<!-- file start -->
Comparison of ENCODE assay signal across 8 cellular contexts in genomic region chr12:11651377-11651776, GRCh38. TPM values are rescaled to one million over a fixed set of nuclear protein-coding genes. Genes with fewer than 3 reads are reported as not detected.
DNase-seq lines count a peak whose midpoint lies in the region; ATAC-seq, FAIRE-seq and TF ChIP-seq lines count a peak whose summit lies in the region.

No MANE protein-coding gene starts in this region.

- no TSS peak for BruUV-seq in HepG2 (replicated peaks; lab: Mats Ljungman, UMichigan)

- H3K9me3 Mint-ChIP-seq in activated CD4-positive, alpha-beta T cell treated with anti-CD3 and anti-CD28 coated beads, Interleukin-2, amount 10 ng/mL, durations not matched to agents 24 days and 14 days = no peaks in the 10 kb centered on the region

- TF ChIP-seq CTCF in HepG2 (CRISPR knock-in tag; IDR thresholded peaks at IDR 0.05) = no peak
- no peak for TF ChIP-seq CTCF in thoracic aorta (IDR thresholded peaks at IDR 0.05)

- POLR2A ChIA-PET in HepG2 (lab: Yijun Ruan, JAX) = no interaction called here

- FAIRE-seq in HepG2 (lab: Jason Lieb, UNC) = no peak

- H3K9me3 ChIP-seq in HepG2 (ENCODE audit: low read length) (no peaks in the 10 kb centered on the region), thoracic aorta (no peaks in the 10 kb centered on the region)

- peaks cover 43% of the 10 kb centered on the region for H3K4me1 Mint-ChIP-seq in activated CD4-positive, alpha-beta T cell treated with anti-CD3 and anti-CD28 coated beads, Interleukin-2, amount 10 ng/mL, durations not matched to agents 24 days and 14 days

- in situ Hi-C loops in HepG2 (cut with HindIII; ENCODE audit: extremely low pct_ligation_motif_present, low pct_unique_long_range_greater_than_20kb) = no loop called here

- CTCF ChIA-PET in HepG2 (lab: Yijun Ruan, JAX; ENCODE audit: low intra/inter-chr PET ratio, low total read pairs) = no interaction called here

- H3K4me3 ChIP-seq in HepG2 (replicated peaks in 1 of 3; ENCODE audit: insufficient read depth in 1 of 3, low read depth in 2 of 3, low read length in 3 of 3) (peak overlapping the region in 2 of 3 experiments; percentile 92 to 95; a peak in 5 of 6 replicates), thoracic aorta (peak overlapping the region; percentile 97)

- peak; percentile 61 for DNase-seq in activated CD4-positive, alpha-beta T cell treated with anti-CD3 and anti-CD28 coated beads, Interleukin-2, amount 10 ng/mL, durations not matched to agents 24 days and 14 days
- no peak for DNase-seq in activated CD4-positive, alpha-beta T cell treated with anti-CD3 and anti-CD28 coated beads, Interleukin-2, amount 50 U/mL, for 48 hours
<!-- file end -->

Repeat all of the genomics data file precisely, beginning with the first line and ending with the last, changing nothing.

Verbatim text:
Comparison of ENCODE assay signal across 8 cellular contexts in genomic region chr12:11651377-11651776, GRCh38. TPM values are rescaled to one million over a fixed set of nuclear protein-coding genes. Genes with fewer than 3 reads are reported as not detected.
DNase-seq lines count a peak whose midpoint lies in the region; ATAC-seq, FAIRE-seq and TF ChIP-seq lines count a peak whose summit lies in the region.

No MANE protein-coding gene starts in this region.

- no TSS peak for BruUV-seq in HepG2 (replicated peaks; lab: Mats Ljungman, UMichigan)

- H3K9me3 Mint-ChIP-seq in activated CD4-positive, alpha-beta T cell treated with anti-CD3 and anti-CD28 coated beads, Interleukin-2, amount 10 ng/mL, durations not matched to agents 24 days and 14 days = no peaks in the 10 kb centered on the region

- TF ChIP-seq CTCF in HepG2 (CRISPR knock-in tag; IDR thresholded peaks at IDR 0.05) = no peak
- no peak for TF ChIP-seq CTCF in thoracic aorta (IDR thresholded peaks at IDR 0.05)

- POLR2A ChIA-PET in HepG2 (lab: Yijun Ruan, JAX) = no interaction called here

- FAIRE-seq in HepG2 (lab: Jason Lieb, UNC) = no peak

- H3K9me3 ChIP-seq in HepG2 (ENCODE audit: low read length) (no peaks in the 10 kb centered on the region), thoracic aorta (no peaks in the 10 kb centered on the region)

- peaks cover 43% of the 10 kb centered on the region for H3K4me1 Mint-ChIP-seq in activated CD4-positive, alpha-beta T cell treated with anti-CD3 and anti-CD28 coated beads, Interleukin-2, amount 10 ng/mL, durations not matched to agents 24 days and 14 days

- in situ Hi-C loops in HepG2 (cut with HindIII; ENCODE audit: extremely low pct_ligation_motif_present, low pct_unique_long_range_greater_than_20kb) = no loop called here

- CTCF ChIA-PET in HepG2 (lab: Yijun Ruan, JAX; ENCODE audit: low intra/inter-chr PET ratio, low total read pairs) = no interaction called here

- H3K4me3 ChIP-seq in HepG2 (replicated peaks in 1 of 3; ENCODE audit: insufficient read depth in 1 of 3, low read depth in 2 of 3, low read length in 3 of 3) (peak overlapping the region in 2 of 3 experiments; percentile 92 to 95; a peak in 5 of 6 replicates), thoracic aorta (peak overlapping the region; percentile 97)

- peak; percentile 61 for DNase-seq in activated CD4-positive, alpha-beta T cell treated with anti-CD3 and anti-CD28 coated beads, Interleukin-2, amount 10 ng/mL, durations not matched to agents 24 days and 14 days
- no peak for DNase-seq in activated CD4-positive, alpha-beta T cell treated with anti-CD3 and anti-CD28 coated beads, Interleukin-2, amount 50 U/mL, for 48 hours